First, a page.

Homemade Beef Jerky & Hamilton Beach® Food Dehydrator Review

Not all counter-top appliances were created equal. When I first started cooking I was all about getting a hold of the latest gadgets and gizmos for my kitchen. The flip-able pancake pan? Check! The active-fry minimum oil fryer? Sign me up! A combination sandwich maker, coffee brewer, and pizza oven? Yes! Yes! Yes!

What I soon learned was that more kitchen appliances is not the merrier. The pancake maker never made great pancakes. When you flip the pan over, the side that had been face up is stone cold and is no position to been cooking your pancake. The minimum-oil french fry maker takes up half the counter space in the kitchen, takes an hour to make french fries, and they taste like, well, french fries that took an hour and weren’t made with any oil. So, yes, as a consumer I often get excited by the late night tv ads showing “must have” products du jour. But sometimes all you need to cook pancakes is a frying pan; and sometimes you need to fry your damn french fries in oil or don’t have french fries to begin with.

All of this is to tell you, I don’t like collecting kitchen appliances for the sake of having them. I’ve learned my lesson over the years. So many appliances collect dust in my basement until I finally give them away. So, when I tell you I can’t live without my food dehydrator – I’m speaking from a place of self-awareness. I’ve fallen for many a pretty juice maker and set of Ginsu knives.

Beef jerky is simply one of the greatest snacks ever invented. It’s beef. It’s delicious. It doesn’t need refrigerating. My kids LOVE it. And did I mention it’s beef? Beef you can travel with in your pockets.

Making beef jerky at home without a dehydrator is not impossible. I’ve made the recipe below in the past without one. You can turn your oven really low and use that but the temperature isn’t quite low enough and the beef cooks as much as it dries out. For me this sometimes results in moldy beef jerky a week after it’s made. An expensive investment with the current price of beef. I’ve also made jerky by rigging up a box fan and laundry basket, drying the beef out in my own mini wind tunnel. But it takes some work, and my wife curses me out every time she goes to fold socks and the laundry basket smells like a butcher’s shop…


The beauty of a food dehydrator is that it’s multi-layered (meaning you can do a lot of beef at one time), and it does one thing and does it damn well. It slowly dries your beef in a safe environment and ensures perfect results every time. That leaves you time to dream up ways of hiding the delicious results from your kids.  My Hamilton Beach Food Dehydrator has five stackable layers with continuous airflow and an adjustable thermometer. So there is no need to rotate the beef or babysit it. I set it and come back four hours later to see how things are progressing.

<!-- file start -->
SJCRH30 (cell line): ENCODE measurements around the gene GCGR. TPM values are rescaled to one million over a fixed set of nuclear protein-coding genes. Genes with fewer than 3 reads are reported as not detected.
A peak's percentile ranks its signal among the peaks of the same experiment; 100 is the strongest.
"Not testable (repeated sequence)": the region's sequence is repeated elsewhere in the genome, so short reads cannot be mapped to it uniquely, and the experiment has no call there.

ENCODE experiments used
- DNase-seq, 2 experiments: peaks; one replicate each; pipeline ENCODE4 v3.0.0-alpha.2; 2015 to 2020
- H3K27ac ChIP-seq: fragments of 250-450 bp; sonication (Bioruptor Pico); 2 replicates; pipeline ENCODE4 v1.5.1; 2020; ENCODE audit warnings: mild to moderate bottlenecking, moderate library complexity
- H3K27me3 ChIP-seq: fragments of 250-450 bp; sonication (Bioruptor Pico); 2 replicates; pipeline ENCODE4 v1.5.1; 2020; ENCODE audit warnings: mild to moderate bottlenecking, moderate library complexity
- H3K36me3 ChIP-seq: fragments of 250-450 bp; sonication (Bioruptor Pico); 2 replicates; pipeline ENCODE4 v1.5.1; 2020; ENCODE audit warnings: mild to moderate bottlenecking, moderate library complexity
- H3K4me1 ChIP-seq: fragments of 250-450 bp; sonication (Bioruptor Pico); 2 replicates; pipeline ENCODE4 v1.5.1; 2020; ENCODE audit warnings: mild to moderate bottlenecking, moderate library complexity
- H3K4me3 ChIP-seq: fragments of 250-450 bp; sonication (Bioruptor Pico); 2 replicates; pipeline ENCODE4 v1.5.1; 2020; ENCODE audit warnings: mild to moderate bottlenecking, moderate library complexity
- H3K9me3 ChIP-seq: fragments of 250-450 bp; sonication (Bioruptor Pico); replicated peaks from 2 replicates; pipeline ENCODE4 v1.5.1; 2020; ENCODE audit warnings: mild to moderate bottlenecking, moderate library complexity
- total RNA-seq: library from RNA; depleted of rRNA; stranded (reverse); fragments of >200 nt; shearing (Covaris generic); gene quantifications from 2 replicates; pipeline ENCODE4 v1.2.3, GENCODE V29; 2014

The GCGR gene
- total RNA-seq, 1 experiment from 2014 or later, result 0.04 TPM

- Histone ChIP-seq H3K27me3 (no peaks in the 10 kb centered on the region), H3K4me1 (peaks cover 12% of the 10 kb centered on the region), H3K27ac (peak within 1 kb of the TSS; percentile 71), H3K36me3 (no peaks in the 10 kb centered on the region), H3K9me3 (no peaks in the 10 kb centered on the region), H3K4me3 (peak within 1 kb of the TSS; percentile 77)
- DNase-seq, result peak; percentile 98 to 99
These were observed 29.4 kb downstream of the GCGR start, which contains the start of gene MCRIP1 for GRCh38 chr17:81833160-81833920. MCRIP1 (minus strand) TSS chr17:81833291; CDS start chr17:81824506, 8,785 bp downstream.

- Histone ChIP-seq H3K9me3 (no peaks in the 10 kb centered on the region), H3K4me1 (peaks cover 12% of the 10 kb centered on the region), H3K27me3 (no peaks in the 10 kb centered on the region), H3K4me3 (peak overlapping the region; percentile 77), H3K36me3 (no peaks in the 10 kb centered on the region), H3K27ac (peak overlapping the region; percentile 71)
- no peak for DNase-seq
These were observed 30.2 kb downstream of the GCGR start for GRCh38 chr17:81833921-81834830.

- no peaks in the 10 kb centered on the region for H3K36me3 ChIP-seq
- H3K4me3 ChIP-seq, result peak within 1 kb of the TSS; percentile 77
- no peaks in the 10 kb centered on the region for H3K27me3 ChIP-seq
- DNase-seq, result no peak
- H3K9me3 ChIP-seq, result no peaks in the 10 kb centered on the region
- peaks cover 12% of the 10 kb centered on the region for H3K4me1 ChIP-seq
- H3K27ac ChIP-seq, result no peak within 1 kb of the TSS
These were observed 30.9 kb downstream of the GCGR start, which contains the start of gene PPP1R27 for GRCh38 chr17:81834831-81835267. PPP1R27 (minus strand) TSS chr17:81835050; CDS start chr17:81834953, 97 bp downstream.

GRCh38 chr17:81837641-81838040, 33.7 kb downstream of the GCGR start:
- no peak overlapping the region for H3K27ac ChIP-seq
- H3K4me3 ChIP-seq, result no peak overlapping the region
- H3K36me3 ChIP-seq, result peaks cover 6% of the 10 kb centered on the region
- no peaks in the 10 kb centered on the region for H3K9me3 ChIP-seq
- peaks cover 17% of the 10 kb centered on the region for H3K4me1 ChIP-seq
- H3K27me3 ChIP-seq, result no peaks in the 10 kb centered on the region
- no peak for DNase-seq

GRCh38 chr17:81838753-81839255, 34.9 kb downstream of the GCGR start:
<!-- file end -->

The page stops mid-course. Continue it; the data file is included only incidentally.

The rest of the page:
4 pounds lean brisket – have your butcher thinly slice the meat with the grain, into long strips. Meat slices should be no more than 1/4 inch thick.
1 1/3 cup Worcestershire sauce
1 1/3 cup soy sauce
2 tablespoon honey
4 teaspoons freshly ground black pepper
4 teaspoons onion powder
2 teaspoon red pepper flakes


  1. Place the strips of meat along with all of the remaining ingredients into a large zip-lock bag and mix to incorporate all of the ingredients. Place the bag in the refrigerator for 6 hours.
  2. Remove the meat from the marinade and pat dry with paper towel.
  3. Place beef slices in a single layer on the first tray, leaving space around each slice for proper drying. Fill trays with remaining beef slices.
  4. Stack trays on base with the top tray last. Set the dehydrator to 160°F for 4 to 8 hours. Start checking beef for doneness at 4 hours and then every 30 minutes. Jerky is dry when you can bend it and and the top cracks, but the slice does not break.
  5. Pat jerky dry with a paper towel to remove any surface fats and cool completely before storing in an airtight container.
  6. If jerky has been properly dried, cooled, and packaged, it may be stored up to 2 months in an airtight container at room temperature.


Photo credit: stalkerville.net

Colour Me Happy

Some of my favourite memories of grilling for my friends has been on the road. As a teenager at camp, sneaking into the woods to bbq in the middle of the night over an open fire. Grilling on camping trips with a portable grill in northern Ontario. And by far my favourite – grilling for the guys on the various sports trips I’ve taken to baseball and football stadiums across North America. Popping up a portable grill in a parking lot, cracking open a beer and throwing around a football at ten in the morning may not seem like your idea of nirvana from the outset. But throw in 50,000 hard core sports fans, a handful of your good friends and it really is one of the greatest experiences there is.